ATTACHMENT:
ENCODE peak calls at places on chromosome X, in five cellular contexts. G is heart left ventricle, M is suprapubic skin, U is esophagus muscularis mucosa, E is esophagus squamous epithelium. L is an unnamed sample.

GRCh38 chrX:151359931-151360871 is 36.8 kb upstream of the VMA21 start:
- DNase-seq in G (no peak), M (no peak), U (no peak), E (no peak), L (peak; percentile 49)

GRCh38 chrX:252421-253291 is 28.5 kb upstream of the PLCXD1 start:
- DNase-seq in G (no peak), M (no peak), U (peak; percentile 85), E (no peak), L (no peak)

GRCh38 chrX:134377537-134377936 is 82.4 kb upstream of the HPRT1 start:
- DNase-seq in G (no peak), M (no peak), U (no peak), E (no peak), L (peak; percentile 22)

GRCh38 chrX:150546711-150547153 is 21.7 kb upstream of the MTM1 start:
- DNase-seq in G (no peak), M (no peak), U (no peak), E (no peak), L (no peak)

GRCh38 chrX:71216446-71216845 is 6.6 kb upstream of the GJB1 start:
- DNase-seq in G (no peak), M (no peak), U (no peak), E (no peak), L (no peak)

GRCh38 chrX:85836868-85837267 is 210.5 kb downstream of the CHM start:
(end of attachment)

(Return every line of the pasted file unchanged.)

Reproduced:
ENCODE peak calls at places on chromosome X, in five cellular contexts. G is heart left ventricle, M is suprapubic skin, U is esophagus muscularis mucosa, E is esophagus squamous epithelium. L is an unnamed sample.

GRCh38 chrX:151359931-151360871 is 36.8 kb upstream of the VMA21 start:
- DNase-seq in G (no peak), M (no peak), U (no peak), E (no peak), L (peak; percentile 49)

GRCh38 chrX:252421-253291 is 28.5 kb upstream of the PLCXD1 start:
- DNase-seq in G (no peak), M (no peak), U (peak; percentile 85), E (no peak), L (no peak)

GRCh38 chrX:134377537-134377936 is 82.4 kb upstream of the HPRT1 start:
- DNase-seq in G (no peak), M (no peak), U (no peak), E (no peak), L (peak; percentile 22)

GRCh38 chrX:150546711-150547153 is 21.7 kb upstream of the MTM1 start:
- DNase-seq in G (no peak), M (no peak), U (no peak), E (no peak), L (no peak)

GRCh38 chrX:71216446-71216845 is 6.6 kb upstream of the GJB1 start:
- DNase-seq in G (no peak), M (no peak), U (no peak), E (no peak), L (no peak)

GRCh38 chrX:85836868-85837267 is 210.5 kb downstream of the CHM start: